What are complications of herpes simplex virus (HSV) infection?

Updated: Feb 27, 2019
  • Author: J Michael Klatte, MD; Chief Editor: Russell W Steele, MD  more...
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Answer

Complications of cutaneous herpes simplex virus infections in children and adolescents include eczema herpeticum in children with underlying atopic skin disease, herpetic whitlow of the fingers, and herpes gladiatorum in wrestlers (see History, Physical). Secondary bacterial infections can also occur.

Herpes simplex virus infection of the visceral organs results from viremia with dissemination to many organs. Although this disease is most common in the immunocompromised population, it can also occur in immunologically healthy individuals. Most cases reflect disseminated skin disease, though multiple organs may be involved and hepatitis may be prominent. Disseminated infection can also result in esophagitis, pneumonitis, encephalitis, and adrenal necrosis. Leukopenia, thrombocytopenia, and disseminated intravascular coagulation are not uncommon.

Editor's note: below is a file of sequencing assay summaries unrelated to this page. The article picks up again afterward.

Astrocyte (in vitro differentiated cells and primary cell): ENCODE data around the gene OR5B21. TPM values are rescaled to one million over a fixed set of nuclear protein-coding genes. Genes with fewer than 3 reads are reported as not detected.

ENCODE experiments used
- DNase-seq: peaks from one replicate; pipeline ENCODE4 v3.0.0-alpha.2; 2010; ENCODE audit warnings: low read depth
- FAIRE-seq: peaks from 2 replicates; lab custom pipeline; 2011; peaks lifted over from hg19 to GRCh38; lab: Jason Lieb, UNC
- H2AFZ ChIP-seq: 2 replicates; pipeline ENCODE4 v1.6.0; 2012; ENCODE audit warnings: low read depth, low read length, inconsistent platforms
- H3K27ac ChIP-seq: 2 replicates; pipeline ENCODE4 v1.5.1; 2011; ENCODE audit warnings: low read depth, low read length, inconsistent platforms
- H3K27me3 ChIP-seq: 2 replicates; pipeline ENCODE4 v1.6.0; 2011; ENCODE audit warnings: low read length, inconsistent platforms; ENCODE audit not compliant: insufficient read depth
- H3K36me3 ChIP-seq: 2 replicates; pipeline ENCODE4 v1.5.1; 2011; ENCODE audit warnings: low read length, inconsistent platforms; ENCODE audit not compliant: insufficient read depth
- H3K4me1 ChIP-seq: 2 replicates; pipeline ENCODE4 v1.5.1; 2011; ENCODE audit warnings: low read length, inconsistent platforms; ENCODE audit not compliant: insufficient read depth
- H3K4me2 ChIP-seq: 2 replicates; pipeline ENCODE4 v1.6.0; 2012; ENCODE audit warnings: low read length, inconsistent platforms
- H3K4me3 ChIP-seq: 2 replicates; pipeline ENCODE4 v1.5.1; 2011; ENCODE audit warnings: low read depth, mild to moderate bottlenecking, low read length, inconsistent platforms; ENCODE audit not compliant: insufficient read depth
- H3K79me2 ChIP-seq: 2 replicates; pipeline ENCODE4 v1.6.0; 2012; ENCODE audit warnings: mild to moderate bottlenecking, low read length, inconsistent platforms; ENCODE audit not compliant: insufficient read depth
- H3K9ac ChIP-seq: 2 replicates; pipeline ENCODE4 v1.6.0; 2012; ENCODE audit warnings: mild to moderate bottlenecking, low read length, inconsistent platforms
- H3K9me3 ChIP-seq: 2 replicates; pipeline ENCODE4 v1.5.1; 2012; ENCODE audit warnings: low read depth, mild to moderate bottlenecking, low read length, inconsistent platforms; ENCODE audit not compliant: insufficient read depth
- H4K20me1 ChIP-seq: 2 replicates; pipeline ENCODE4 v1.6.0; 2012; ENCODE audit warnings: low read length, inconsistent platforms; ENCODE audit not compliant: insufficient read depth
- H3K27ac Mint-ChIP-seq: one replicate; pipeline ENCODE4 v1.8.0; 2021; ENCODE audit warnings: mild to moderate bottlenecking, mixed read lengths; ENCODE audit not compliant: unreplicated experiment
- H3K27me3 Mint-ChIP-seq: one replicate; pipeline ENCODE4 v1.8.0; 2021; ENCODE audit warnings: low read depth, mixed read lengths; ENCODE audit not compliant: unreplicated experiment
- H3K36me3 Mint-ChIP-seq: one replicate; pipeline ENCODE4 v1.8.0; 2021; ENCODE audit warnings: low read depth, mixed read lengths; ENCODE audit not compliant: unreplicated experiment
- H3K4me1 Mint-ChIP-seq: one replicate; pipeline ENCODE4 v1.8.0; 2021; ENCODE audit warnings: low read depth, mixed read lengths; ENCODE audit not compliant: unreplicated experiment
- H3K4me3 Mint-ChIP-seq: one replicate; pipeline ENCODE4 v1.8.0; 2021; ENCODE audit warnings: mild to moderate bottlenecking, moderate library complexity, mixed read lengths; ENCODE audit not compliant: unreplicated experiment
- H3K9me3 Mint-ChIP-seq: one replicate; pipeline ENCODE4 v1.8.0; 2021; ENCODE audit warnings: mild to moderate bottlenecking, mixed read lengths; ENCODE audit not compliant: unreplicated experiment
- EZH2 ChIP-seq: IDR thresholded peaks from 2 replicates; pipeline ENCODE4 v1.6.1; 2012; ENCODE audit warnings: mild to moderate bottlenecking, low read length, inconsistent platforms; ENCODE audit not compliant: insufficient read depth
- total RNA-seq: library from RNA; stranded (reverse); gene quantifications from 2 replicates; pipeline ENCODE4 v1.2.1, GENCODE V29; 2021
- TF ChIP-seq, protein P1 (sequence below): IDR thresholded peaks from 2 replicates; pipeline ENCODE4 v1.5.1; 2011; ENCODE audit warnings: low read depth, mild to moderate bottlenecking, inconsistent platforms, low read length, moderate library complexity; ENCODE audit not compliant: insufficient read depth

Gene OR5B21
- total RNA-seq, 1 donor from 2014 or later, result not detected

Newborns with herpes simplex virus skin disease may have recurrences for months to years, particularly with HSV-2 disease, even if antiviral therapy was appropriately administered. The role of suppressive oral antiviral therapy with acyclovir in prevention of these cutaneous herpes simplex virus recurrences is an area of active investigation. [86]


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